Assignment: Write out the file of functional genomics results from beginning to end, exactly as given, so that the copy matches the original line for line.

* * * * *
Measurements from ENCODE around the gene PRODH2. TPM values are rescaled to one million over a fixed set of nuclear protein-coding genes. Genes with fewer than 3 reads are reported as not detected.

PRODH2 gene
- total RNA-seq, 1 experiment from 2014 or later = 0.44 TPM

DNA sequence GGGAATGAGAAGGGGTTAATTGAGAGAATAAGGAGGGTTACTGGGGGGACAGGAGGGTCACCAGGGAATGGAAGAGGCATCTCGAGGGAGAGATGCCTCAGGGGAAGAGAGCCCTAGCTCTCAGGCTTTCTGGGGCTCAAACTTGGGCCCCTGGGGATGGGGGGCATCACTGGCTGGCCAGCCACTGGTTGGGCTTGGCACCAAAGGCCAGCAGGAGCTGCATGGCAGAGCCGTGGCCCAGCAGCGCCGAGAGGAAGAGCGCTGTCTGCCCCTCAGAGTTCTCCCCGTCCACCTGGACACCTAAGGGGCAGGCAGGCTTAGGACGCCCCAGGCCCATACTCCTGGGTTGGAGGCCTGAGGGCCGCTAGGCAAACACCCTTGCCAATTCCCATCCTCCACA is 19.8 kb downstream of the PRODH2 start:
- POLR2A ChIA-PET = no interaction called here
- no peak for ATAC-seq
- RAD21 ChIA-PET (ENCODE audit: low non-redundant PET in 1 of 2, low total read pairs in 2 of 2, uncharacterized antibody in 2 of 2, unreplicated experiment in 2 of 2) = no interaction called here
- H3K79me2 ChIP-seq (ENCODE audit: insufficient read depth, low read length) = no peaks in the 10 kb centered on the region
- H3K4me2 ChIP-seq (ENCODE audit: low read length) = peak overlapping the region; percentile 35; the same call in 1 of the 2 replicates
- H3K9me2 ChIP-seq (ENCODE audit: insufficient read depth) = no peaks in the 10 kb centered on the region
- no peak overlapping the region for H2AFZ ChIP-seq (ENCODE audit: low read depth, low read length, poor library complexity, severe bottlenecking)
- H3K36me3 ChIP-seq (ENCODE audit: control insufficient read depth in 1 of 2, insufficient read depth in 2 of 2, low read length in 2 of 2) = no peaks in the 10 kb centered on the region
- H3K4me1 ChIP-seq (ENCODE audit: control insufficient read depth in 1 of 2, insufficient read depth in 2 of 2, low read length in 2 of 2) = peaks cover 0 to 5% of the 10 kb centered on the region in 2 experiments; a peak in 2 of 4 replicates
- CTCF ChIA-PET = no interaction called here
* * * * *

Measurements from ENCODE around the gene PRODH2. TPM values are rescaled to one million over a fixed set of nuclear protein-coding genes. Genes with fewer than 3 reads are reported as not detected.

PRODH2 gene
- total RNA-seq, 1 experiment from 2014 or later = 0.44 TPM

DNA sequence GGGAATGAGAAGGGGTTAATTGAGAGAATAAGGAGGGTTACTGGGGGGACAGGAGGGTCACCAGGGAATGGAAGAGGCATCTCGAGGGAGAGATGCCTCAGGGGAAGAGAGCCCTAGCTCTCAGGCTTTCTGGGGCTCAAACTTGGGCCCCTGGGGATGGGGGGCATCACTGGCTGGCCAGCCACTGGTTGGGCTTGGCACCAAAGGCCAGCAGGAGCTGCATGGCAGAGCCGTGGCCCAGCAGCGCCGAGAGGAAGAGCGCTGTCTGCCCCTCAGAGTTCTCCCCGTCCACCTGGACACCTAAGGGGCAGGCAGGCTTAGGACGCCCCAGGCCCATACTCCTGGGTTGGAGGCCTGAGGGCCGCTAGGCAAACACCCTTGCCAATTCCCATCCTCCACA is 19.8 kb downstream of the PRODH2 start:
- POLR2A ChIA-PET = no interaction called here
- no peak for ATAC-seq
- RAD21 ChIA-PET (ENCODE audit: low non-redundant PET in 1 of 2, low total read pairs in 2 of 2, uncharacterized antibody in 2 of 2, unreplicated experiment in 2 of 2) = no interaction called here
- H3K79me2 ChIP-seq (ENCODE audit: insufficient read depth, low read length) = no peaks in the 10 kb centered on the region
- H3K4me2 ChIP-seq (ENCODE audit: low read length) = peak overlapping the region; percentile 35; the same call in 1 of the 2 replicates
- H3K9me2 ChIP-seq (ENCODE audit: insufficient read depth) = no peaks in the 10 kb centered on the region
- no peak overlapping the region for H2AFZ ChIP-seq (ENCODE audit: low read depth, low read length, poor library complexity, severe bottlenecking)
- H3K36me3 ChIP-seq (ENCODE audit: control insufficient read depth in 1 of 2, insufficient read depth in 2 of 2, low read length in 2 of 2) = no peaks in the 10 kb centered on the region
- H3K4me1 ChIP-seq (ENCODE audit: control insufficient read depth in 1 of 2, insufficient read depth in 2 of 2, low read length in 2 of 2) = peaks cover 0 to 5% of the 10 kb centered on the region in 2 experiments; a peak in 2 of 4 replicates
- CTCF ChIA-PET = no interaction called here